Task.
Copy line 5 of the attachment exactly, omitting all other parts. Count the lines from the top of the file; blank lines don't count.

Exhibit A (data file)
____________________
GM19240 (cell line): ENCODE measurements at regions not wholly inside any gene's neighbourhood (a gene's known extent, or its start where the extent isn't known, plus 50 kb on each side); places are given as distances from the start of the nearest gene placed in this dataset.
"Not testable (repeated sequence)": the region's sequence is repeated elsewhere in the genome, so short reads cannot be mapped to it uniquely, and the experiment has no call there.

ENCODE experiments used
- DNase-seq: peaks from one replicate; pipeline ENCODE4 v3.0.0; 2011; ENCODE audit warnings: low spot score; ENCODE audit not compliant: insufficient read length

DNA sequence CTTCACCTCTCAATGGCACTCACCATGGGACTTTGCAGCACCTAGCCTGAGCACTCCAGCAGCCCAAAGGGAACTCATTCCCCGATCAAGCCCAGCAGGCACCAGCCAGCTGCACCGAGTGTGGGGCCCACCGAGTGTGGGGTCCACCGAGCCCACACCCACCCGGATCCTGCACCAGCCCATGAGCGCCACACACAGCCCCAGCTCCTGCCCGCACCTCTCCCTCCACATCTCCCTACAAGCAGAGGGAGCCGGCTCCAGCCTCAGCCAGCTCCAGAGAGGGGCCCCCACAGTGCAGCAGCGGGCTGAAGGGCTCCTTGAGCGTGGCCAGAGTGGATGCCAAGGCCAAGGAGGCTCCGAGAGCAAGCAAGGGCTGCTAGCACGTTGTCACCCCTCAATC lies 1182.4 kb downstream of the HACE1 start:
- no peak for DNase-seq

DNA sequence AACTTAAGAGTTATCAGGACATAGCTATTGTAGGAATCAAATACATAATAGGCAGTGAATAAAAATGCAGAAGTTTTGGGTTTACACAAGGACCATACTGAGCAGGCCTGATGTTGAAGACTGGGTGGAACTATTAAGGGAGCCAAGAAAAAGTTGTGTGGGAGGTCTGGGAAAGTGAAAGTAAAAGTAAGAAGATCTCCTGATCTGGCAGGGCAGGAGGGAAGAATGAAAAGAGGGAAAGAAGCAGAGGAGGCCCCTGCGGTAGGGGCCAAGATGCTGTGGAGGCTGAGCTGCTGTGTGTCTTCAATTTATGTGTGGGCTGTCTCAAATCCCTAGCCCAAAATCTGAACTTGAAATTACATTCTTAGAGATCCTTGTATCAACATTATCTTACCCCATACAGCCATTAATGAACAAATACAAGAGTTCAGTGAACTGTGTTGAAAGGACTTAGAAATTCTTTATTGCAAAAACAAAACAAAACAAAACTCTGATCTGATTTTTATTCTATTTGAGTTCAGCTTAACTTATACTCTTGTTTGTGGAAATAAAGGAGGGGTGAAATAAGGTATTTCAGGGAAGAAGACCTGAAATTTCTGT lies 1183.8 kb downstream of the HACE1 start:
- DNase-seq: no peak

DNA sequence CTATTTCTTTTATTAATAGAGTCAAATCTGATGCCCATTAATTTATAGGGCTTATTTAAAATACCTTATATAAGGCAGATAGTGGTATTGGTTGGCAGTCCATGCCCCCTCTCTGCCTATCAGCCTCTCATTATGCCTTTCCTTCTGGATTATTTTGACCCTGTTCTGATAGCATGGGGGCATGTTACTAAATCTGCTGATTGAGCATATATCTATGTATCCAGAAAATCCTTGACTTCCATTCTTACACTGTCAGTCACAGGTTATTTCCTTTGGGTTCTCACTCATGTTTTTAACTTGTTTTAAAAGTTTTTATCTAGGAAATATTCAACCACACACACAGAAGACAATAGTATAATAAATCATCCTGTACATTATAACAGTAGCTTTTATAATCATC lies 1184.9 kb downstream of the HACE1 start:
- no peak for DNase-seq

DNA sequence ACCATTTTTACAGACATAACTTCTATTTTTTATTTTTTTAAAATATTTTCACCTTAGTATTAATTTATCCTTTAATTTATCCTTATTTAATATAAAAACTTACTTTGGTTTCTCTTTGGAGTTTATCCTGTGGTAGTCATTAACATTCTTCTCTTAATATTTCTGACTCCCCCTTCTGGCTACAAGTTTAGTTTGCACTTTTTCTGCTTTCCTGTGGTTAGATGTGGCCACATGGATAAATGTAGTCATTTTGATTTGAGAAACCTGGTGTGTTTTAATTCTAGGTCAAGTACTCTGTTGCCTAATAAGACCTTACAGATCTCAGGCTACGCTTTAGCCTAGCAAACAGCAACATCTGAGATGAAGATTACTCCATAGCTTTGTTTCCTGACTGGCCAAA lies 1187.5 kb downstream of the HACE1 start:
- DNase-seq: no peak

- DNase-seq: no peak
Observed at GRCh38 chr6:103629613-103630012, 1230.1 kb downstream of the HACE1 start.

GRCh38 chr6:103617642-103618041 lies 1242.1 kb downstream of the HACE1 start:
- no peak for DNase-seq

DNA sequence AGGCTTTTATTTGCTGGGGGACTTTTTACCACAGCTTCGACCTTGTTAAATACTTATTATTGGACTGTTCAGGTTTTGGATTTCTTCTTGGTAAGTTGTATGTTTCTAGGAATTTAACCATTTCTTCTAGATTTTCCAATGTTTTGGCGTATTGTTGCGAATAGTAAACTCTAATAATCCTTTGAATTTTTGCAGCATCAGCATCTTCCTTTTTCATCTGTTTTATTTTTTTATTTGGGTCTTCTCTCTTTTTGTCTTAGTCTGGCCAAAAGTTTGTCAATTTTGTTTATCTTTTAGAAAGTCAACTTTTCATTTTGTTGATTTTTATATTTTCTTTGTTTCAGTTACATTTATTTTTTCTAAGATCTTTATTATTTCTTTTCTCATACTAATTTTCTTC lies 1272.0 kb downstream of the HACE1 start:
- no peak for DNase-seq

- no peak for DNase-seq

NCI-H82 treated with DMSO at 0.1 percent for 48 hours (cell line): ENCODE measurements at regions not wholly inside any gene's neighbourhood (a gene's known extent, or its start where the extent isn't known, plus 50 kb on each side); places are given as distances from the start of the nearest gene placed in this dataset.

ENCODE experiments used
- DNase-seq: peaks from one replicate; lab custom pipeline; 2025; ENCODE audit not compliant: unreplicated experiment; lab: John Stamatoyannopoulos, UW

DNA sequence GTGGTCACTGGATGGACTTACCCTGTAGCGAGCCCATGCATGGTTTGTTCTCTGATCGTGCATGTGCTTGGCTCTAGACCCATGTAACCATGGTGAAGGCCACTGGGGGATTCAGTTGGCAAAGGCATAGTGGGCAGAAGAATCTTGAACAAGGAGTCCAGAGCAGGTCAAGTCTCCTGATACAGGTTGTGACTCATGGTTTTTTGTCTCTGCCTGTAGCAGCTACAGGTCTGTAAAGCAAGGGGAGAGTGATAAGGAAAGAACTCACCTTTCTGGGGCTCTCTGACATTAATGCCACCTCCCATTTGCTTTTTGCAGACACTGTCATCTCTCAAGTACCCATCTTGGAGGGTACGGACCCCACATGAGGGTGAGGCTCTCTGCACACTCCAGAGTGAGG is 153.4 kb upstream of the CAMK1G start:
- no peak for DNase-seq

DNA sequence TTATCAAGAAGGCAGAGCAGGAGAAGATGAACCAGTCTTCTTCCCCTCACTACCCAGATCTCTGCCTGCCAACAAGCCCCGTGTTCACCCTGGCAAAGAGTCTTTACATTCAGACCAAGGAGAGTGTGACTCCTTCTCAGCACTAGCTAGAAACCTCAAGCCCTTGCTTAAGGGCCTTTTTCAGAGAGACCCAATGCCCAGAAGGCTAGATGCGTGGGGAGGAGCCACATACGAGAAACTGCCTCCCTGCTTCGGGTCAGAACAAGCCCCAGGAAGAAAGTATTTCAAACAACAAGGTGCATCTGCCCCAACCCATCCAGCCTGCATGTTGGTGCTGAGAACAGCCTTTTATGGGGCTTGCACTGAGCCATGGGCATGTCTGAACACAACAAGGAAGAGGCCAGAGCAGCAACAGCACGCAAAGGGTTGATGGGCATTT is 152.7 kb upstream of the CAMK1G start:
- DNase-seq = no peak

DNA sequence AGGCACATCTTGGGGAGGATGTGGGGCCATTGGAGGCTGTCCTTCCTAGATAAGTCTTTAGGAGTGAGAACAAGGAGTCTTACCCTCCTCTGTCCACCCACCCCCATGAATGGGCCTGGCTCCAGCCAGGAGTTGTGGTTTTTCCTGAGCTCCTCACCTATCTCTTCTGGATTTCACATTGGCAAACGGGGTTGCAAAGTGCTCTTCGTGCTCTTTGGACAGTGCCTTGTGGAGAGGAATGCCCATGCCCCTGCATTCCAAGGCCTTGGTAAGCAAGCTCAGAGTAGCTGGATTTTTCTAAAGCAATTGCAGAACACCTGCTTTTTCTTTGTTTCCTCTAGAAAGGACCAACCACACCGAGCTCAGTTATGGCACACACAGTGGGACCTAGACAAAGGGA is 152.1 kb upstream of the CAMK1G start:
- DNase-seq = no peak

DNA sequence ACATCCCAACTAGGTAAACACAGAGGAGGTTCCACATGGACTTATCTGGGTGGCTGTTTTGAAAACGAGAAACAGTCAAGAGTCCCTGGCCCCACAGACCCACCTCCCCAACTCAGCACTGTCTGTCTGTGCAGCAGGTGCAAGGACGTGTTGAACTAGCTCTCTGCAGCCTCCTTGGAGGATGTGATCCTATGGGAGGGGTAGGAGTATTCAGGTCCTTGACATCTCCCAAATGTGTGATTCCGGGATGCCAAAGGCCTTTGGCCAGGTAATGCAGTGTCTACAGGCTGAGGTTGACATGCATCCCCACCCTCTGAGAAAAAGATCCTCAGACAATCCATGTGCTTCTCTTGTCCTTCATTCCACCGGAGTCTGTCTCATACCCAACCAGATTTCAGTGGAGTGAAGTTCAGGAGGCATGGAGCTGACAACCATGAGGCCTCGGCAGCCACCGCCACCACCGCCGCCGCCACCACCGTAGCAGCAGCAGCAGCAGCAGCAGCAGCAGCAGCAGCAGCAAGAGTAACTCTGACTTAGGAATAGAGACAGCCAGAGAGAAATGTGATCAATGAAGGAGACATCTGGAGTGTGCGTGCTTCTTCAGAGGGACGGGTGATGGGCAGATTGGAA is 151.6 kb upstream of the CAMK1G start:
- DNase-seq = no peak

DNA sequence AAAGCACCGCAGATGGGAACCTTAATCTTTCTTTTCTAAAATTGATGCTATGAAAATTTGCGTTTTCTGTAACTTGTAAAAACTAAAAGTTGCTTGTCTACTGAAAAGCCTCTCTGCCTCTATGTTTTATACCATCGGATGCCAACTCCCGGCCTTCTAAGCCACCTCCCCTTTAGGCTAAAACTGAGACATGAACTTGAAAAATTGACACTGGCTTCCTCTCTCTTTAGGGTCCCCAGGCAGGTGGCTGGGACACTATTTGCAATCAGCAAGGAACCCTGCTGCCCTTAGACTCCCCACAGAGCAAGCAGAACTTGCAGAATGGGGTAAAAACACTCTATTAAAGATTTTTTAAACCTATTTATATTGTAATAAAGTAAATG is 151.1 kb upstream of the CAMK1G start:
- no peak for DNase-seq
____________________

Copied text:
DNA sequence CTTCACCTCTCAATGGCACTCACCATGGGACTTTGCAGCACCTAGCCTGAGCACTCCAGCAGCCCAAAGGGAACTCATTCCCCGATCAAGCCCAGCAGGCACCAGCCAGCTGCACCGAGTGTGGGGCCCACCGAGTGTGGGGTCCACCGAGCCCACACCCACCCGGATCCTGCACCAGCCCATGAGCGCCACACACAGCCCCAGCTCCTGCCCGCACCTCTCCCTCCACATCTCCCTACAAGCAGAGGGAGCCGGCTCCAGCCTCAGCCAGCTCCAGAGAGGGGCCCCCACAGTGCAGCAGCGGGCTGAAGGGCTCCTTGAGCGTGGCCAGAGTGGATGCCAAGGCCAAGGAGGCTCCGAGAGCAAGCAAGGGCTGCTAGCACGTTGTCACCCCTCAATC lies 1182.4 kb downstream of the HACE1 start: